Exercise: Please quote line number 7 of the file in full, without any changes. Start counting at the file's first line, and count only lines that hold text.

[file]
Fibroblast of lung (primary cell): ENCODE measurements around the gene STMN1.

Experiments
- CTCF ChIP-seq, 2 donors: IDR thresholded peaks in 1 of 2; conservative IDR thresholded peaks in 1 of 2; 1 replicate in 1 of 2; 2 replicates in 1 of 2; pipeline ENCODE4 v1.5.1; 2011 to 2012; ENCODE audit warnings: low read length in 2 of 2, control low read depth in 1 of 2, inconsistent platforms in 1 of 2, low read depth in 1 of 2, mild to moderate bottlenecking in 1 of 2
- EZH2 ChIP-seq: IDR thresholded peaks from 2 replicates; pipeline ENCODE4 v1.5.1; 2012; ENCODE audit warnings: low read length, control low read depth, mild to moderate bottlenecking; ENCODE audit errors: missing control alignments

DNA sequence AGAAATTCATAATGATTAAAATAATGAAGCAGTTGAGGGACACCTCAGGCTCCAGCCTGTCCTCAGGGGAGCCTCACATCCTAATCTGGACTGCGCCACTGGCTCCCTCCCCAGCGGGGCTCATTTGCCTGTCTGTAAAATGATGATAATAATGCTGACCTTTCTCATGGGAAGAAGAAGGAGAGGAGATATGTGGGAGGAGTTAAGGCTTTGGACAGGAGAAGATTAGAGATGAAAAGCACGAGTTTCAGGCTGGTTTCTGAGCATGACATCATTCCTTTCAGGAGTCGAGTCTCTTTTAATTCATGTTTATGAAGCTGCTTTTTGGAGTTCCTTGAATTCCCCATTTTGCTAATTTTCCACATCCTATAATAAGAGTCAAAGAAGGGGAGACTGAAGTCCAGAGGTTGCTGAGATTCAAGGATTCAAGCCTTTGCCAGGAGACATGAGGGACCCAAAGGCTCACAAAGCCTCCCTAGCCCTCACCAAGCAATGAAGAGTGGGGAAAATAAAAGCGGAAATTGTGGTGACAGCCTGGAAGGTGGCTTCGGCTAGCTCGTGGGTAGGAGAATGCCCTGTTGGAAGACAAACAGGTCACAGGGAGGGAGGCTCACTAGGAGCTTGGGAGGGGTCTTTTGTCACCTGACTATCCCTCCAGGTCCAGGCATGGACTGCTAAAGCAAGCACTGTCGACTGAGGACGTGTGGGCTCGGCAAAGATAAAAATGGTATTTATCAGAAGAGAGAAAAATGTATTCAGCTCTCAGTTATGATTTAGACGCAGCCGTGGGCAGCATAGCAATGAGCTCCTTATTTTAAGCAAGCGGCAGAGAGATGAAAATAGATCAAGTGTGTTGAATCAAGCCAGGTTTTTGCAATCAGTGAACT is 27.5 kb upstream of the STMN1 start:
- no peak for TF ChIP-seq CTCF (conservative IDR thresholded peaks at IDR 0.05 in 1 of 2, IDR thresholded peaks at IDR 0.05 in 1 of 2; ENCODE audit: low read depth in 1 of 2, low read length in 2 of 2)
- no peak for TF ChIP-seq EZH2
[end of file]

- no peak for TF ChIP-seq EZH2